Grid Alternatives to start Colorado solar community program for low income citizens

GRID Alternatives has announced a partnership with Grand Valley Power (GVP) to produce a community solar garden for low-income groups in Grand Junction, Colorado.

The first of its kind in Colorado, the 25kW array will provide clean power to 6-10 homes, offsetting up to 90 percent of their electricity costs.

The pilot development will break ground on March 27 and is slated for completion during GRID Alternatives Colorado’s Community Solarthon event on May 30th, 2015.

The community solar project is the first in the country to be developed by a non-profit in direct partnership with a utility to provide renewable energy generation to qualifying rate-payers.

GVP will provide land, interconnection, and philanthropic support for the array, which is being designed and built by GRID Alternatives.

The utility will own the solar equipment and provide retail bill credit for participating low-income households.

GRID and GVP see this partnership as a model that can be duplicated with municipal and cooperative utilities throughout Colorado.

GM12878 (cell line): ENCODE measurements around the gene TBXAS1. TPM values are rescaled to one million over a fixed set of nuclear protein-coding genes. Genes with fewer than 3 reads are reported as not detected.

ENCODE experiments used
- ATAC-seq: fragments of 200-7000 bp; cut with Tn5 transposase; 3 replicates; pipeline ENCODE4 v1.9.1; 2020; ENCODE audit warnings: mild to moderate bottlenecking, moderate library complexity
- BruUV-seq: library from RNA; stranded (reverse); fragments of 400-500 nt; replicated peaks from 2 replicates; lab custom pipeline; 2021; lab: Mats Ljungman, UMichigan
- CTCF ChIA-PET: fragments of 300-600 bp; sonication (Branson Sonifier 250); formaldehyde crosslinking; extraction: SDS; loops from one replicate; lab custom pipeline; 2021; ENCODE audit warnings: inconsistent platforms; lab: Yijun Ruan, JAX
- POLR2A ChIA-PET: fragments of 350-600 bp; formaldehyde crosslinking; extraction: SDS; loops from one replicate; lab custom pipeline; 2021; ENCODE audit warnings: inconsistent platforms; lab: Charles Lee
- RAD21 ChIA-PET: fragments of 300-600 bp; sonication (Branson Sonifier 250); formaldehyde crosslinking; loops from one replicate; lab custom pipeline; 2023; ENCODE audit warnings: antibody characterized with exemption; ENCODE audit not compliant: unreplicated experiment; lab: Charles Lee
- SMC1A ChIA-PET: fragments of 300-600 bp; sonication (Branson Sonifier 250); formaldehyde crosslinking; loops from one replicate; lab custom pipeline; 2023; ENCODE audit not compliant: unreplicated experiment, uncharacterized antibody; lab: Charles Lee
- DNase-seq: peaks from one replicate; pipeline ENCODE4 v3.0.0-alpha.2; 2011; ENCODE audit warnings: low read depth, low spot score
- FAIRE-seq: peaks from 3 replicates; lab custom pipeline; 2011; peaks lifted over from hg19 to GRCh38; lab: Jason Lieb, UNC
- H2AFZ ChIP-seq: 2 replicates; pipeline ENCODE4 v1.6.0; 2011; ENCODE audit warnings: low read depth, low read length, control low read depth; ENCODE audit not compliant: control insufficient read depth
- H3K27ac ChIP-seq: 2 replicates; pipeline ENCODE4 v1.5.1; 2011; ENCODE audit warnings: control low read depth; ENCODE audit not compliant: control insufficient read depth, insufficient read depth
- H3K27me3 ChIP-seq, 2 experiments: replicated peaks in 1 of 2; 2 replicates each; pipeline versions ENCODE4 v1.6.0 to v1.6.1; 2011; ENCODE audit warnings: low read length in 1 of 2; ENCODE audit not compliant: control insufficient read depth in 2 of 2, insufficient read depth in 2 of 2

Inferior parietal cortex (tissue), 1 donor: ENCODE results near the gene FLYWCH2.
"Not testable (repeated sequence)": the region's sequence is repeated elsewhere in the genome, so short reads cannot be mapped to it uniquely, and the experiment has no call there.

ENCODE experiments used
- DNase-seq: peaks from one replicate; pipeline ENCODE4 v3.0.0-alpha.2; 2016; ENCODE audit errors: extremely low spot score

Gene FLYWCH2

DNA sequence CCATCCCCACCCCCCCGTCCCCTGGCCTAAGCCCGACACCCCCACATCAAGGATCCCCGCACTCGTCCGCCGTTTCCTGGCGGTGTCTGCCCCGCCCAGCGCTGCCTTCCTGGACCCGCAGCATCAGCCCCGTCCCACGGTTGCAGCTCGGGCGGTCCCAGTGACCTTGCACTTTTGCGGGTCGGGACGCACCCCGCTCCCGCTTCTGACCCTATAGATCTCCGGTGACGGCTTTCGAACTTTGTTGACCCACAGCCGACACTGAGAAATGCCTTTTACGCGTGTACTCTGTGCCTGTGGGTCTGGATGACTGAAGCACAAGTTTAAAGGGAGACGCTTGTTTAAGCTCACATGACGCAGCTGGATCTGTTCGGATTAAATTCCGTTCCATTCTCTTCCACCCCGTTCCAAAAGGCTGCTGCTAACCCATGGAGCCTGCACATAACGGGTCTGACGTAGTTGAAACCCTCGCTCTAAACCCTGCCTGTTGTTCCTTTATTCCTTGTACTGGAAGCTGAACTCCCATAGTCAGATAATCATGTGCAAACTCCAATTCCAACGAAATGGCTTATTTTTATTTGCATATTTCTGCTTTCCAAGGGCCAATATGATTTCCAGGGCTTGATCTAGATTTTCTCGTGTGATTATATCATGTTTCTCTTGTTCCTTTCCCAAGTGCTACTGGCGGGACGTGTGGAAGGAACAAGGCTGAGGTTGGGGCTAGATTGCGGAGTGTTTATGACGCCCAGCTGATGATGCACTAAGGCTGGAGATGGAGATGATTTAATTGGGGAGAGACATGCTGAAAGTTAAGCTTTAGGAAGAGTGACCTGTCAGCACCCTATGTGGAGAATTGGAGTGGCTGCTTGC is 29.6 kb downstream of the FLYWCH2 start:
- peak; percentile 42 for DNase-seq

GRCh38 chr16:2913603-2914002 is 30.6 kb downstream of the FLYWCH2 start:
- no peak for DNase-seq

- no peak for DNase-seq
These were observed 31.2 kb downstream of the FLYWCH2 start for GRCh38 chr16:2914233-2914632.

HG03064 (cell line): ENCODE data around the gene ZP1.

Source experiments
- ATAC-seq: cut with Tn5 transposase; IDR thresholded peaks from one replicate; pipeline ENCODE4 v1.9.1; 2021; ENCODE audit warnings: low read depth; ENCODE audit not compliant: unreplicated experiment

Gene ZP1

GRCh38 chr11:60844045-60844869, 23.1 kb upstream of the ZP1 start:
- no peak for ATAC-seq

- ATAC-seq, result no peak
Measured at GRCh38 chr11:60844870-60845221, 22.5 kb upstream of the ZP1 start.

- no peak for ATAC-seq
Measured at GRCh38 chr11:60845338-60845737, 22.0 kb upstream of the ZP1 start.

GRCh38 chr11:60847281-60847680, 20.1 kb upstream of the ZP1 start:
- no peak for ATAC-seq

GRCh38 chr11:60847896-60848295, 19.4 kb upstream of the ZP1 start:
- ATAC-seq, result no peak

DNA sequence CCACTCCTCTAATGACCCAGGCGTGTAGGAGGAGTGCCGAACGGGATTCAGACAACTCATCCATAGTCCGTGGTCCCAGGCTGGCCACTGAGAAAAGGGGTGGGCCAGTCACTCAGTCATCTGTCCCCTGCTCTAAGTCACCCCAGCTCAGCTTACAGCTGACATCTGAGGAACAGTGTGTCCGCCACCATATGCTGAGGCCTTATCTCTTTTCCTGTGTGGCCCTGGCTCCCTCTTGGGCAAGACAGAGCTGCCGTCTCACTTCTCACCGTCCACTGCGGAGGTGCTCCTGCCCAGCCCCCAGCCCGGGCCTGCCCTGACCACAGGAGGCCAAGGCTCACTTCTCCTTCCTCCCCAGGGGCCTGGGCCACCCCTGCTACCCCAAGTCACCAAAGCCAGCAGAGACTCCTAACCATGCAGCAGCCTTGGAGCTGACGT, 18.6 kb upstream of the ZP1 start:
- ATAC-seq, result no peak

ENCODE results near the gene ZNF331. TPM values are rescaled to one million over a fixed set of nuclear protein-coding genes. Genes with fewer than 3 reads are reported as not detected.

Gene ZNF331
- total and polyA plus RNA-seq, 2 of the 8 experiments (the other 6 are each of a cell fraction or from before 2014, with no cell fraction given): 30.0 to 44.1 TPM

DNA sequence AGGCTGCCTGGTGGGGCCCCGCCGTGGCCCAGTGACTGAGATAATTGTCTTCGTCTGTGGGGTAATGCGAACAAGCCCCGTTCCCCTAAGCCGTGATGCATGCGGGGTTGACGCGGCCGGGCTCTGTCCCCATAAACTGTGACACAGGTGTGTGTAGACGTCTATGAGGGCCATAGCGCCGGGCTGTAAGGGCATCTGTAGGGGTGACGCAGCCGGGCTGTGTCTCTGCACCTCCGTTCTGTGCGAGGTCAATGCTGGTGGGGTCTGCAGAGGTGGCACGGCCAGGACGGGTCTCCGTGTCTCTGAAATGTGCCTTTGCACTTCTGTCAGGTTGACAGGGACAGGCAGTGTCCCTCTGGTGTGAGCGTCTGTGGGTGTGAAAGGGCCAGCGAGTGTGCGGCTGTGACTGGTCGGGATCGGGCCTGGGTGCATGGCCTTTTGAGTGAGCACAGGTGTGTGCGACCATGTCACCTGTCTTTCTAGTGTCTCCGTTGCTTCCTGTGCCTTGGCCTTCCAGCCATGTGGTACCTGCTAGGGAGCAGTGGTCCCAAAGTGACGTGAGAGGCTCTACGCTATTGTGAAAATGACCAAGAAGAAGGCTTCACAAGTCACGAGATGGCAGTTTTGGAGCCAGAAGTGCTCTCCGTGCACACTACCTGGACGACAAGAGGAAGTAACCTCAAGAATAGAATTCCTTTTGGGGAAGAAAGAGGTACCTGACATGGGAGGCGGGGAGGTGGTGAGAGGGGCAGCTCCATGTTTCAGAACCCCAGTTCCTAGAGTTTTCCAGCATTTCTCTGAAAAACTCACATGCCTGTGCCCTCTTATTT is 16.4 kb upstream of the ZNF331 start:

In addition to support from GVP, GRID Alternatives is working with local partners such as Housing Resources of Western Colorado, Atlasta Solar and Alpine Bank for equipment donations from its national partners SunEdison, Enphase Energy and IronRidge.

The project will bring together over 100 stakeholders, utility leaders and community members transforming GVP and Colorado a trailblazer in renewable energy access.

Last year May, GRID Alternatives joined President Obama and over 300 other companies, organizations and public agencies in making major new commitments to deploy renewable energy.

In support of the Obama administration’s national renewable energy goals, GRID Alternatives has committed to help install 100 MW of solar power on affordable single-family and multifamily homes across the country by 2024.

As part of this effort, GRID Alternatives announced a new Tribal Solar Initiative to ensure that American Indian tribes across the US have access to the benefits of solar power.

Sabeena Wahid
editor@greentechlead.com